• To anyone who thinks a library is just books, its time to look between the shelves because the Los Alamos County Library System is about to prove just how cool it really is. The rock ’n’ roll band, The High Strung is coming to perform, along with the local band, The Small Town Lab Rats.

    The free concert will be held at 7 p.m. Wednesday at Fuller Lodge and is sponsored by the county libraries and funded in part by the Friends of the Library.

  • “The Marriage of Figaro” has been one of the world’s most popular operas almost since its first production in Vienna 222 years ago. Through Mozart’s immortal music, never more sublimely simple, and the revolutionary, politically-incorrect play of Beaumarchais, the complex depths of the human heart are plumbed under the deceptively pleasing guise of romantic farce. Nobody dies, true love triumphs and everyone is paired off appropriately.

  • Possessing intellect is not the only vital component to being successful in science; having fun is also essential.

    A team of Los Alamos Middle School eighth-graders put this theory to the test during the regional and national Science Bowl competitions, and their conclusion revealed enjoyment and brains are equally important.

  • While members of Trinity on the Hill Episcopal Church and Bethlehem Lutheran Evangelical Church prepare to host the annual Vacation Bible School and Day Camp, which will be held July 7-11, the House of Hope Women are making preparations for the annual Vacation Bible School evening family dinner.

  • What would you do? You’re a middle-aged woman living in a big, suburban home. You and your husband have four daughters, one in high school, one in college and two in-between. Then one evening, your husband doesn’t come home – the same day, you find out, his secretary runs off to Sweden with her mysterious lover.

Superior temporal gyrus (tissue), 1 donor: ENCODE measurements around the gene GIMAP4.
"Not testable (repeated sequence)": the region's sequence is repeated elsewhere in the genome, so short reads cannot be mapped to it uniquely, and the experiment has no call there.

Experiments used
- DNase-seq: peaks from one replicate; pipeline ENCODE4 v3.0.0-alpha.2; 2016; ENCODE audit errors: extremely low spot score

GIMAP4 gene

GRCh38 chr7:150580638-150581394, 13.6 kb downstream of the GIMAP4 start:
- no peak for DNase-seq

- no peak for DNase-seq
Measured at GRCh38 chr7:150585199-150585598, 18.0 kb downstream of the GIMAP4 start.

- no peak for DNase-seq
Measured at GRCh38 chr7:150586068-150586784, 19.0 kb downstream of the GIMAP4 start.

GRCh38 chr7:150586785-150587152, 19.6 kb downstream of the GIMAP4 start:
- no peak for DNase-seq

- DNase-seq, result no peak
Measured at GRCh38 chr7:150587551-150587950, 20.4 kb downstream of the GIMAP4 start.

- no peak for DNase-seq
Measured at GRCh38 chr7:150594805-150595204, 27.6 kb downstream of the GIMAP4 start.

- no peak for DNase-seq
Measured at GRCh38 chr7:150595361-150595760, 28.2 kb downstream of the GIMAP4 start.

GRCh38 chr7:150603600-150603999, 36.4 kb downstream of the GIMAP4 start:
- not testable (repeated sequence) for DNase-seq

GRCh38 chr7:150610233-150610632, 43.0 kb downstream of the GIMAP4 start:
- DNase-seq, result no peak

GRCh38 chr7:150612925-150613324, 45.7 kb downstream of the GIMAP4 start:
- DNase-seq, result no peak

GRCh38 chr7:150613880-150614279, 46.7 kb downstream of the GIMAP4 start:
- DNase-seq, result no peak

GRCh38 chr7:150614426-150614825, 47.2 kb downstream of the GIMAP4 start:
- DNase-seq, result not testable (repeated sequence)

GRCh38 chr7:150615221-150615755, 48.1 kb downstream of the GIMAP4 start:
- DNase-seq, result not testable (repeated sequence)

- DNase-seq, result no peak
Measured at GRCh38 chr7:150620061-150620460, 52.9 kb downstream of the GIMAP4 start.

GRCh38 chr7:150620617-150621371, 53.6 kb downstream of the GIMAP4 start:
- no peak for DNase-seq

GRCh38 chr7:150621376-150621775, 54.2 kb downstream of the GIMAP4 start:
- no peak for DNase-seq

In Mike Binder’s “The Upside of Anger,” this is Terry Wolfmeyer’s (Joan Allen) situation. She decides to get mad.

    And she finds a few things  to keep her furious.

  • UNM-Los Alamos will bring college to kids in first through sixth grade this summer.

    “We love having the kids on campus,” said Community Education Coordinator Eileen Gallegos. “The enthusiasm they have for learning is always inspiring.”

  • TESUQUE, N.M. – The Santa Fe Opera’s new production of “Falstaff” opened the season Friday night with all the camp and circumstance befitting Giusseppe Verdi’s comic masterpiece, based on Shakespeare’s shameless, big-bellied rascal.

    The Falstaff of the two-part “Henry IV,” called back for his own show in the “Merry Wives of Windsor, “has the patent on the role of the most deplorably loveable, gluttonous reprobate of all time.

  • Uli’s Cottontails is hosting a competition that requires skill, creativity, thought and lots of Legos. The annual Lego design competition allows young people to prove their strengths as builders with the plastic primary-colored blocks.